To keep this short: unless you are really an enthusiast about detailing your car, don't bother with the cost of ceramic coating. The initial prep is just the tip of the iceberg, the care in washing the car after is where you're going to maintain or lose your coating.

Automatic car washes will scratch the ever loving shit out of your finish. Coin op bays aren't any better. You cannot control the level of garbage that other subhumans will attempt to wash off their vehicles in either instance. If you own, or have ever owned a dark vehicle for any length of time, you know I speak the truth.

If you aren't going to hand wash it every single time without fail, and do it right, then just forget it and use an easy to apply and remove wax or sealant.

Longevity claims are greatly exaggerated in the industry, hardness and scratch resistance claims are utter hogwash, and claims of the looks of one product over the other are pretty damned subjective and 95% more dependant on the skill of the detailer that prepped the car versus the product that was applied .002 of an inch thick on top. This incredible thinness is also why hardness claims in Mohs is utter crap.

Of the products I've used:

Carpro Dlux is the best rubber and plastic trim coating I've come across. I don't even have a second place because it just works that damn good. I stopped screwing around looking for other stuff.

For the paint, it's 22ple HPC and Kamikazi Miyabi, with the nod to the HPC as it's easy to see it flash to a haze and know when to wipe off the excess and where you've missed. The Kamakazi subjectively might have been a smidgen "wetter" looking initially, but as I've only put it on the same car in two different occasions, that could have just been the initial presentation opinion at the time. Both the Kamakazi and 22ple lasted longer than the others I've tried by a good margin.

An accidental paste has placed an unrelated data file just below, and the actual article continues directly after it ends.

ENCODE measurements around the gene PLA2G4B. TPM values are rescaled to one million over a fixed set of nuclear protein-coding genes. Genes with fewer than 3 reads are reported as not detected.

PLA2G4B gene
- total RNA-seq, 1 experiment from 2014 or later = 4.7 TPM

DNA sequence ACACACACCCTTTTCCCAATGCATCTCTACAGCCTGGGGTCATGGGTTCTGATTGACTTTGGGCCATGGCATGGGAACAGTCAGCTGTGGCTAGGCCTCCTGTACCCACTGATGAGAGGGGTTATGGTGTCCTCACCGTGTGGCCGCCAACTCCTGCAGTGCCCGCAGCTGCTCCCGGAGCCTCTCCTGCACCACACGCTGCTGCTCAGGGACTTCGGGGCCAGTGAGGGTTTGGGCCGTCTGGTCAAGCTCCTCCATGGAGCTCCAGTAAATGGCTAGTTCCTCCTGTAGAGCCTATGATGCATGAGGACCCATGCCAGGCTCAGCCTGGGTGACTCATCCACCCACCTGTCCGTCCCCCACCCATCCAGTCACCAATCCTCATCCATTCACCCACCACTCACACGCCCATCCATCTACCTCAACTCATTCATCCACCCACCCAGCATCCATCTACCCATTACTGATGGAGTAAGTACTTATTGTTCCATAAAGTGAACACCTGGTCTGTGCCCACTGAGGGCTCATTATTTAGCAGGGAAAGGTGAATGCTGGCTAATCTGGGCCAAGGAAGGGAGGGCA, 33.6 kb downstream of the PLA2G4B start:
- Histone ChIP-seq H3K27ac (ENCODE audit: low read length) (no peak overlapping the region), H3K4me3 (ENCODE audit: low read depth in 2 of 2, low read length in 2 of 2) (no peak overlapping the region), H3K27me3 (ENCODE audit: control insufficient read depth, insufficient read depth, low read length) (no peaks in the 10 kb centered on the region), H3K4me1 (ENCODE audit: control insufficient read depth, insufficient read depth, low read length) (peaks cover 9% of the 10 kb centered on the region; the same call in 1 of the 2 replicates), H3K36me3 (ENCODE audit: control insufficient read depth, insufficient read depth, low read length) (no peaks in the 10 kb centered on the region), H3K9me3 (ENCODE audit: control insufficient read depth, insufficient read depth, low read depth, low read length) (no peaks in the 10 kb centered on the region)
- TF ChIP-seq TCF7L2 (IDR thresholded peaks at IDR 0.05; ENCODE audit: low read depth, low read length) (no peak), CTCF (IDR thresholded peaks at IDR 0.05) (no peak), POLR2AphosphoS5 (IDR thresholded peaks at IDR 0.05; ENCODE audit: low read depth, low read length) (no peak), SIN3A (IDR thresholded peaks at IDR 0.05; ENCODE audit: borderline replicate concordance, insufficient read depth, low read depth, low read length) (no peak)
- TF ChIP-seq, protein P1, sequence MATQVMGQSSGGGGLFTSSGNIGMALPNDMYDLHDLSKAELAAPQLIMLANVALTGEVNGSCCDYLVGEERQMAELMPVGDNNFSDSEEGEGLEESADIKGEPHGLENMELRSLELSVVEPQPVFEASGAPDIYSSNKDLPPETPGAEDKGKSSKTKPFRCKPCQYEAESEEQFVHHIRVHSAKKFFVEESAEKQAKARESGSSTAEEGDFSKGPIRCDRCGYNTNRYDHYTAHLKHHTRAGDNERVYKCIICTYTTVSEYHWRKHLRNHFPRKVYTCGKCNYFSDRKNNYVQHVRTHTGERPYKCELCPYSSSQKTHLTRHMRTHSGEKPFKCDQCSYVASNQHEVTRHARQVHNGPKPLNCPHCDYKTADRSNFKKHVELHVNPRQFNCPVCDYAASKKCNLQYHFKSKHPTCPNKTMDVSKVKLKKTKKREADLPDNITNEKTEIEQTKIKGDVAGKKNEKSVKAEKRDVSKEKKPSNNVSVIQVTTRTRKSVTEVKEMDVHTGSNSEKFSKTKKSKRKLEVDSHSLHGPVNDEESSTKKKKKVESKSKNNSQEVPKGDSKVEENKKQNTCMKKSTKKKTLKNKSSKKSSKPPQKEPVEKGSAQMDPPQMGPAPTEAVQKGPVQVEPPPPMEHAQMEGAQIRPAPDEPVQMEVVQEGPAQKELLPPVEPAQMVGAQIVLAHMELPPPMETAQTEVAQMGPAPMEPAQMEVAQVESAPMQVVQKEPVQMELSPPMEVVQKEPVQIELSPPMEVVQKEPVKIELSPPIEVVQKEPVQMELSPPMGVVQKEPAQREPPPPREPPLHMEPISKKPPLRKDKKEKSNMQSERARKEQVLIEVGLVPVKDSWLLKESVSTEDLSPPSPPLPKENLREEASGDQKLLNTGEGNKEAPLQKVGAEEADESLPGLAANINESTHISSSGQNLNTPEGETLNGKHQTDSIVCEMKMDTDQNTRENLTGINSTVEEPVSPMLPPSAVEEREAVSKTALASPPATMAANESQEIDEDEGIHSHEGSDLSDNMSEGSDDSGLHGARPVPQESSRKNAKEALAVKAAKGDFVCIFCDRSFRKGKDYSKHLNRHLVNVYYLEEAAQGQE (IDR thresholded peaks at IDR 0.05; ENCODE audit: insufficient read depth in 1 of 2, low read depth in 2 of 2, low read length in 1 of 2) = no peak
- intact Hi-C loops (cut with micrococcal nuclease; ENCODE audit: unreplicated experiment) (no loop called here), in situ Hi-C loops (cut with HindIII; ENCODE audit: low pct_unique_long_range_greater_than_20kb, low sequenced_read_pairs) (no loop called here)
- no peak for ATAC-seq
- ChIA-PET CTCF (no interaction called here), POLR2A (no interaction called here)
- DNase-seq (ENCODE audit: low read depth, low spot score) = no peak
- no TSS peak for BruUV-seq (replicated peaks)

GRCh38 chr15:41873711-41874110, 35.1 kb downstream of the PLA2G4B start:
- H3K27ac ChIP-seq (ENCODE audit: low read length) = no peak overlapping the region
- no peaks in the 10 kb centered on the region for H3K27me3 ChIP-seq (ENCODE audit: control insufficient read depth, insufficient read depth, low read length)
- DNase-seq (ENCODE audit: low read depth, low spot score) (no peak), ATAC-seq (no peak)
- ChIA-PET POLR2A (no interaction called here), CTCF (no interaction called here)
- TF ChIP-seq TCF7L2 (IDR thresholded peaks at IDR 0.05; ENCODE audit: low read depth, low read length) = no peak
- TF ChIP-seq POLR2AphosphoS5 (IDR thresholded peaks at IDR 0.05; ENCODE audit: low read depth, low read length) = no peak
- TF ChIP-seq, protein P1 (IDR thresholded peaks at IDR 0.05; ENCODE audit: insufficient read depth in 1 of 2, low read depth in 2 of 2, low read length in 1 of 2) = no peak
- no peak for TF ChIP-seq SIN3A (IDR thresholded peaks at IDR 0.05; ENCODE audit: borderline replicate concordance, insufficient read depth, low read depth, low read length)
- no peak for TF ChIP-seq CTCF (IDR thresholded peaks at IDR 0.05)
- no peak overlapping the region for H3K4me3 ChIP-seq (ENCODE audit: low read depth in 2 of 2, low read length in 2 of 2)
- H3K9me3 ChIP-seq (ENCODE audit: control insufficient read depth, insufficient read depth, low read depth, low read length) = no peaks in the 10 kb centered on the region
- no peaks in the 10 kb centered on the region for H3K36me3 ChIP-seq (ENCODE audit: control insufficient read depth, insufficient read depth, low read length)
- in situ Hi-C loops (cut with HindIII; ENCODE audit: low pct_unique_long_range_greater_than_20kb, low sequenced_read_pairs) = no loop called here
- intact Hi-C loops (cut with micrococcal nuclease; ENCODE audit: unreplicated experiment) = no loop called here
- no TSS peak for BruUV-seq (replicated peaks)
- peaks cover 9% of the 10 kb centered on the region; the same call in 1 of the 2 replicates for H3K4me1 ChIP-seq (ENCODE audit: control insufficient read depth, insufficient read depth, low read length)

For rims the 22ple VM1 rim coating was worth every penny. That stuff is still going strong and a pressure washer can damn near clean them with no soap to a spotless condition.

The other thing you have to remember about these coatings is that most of these small detailing companies aren't making these chemicals, they are just packaging something that a larger chemical company has produced. There might a couple of tweaks to the color or smell, but a lot of these boutique brands are by and large very similar. Just like attowave makes a ton of very similar detectors for different companies, so too are many of these coatings made by a larger chemical producer that just isn't into the retail side of the business. They can't all afford the chemists, the r&d, the manufacturing equipment, the bottling and labeling facilities, etc., etc.
 
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2018GTI

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FWIW,

I just used Meguiar's Hybrid Ceramic Wax. The first coat is buffed in, and additional coats are just spray on and rinse off. I used Meguiar's Ultimate(cutting compound) to remove some scratches and water spots. Total time spent was 2 hours or less and it is a very easy product to work with.

I am ahead of the game in the sense that I don't wax cars, and I threw my Turtle Wax products in the trash. We will see how it goes!
And I hand wash each and every time. Maybe that's my saving grace.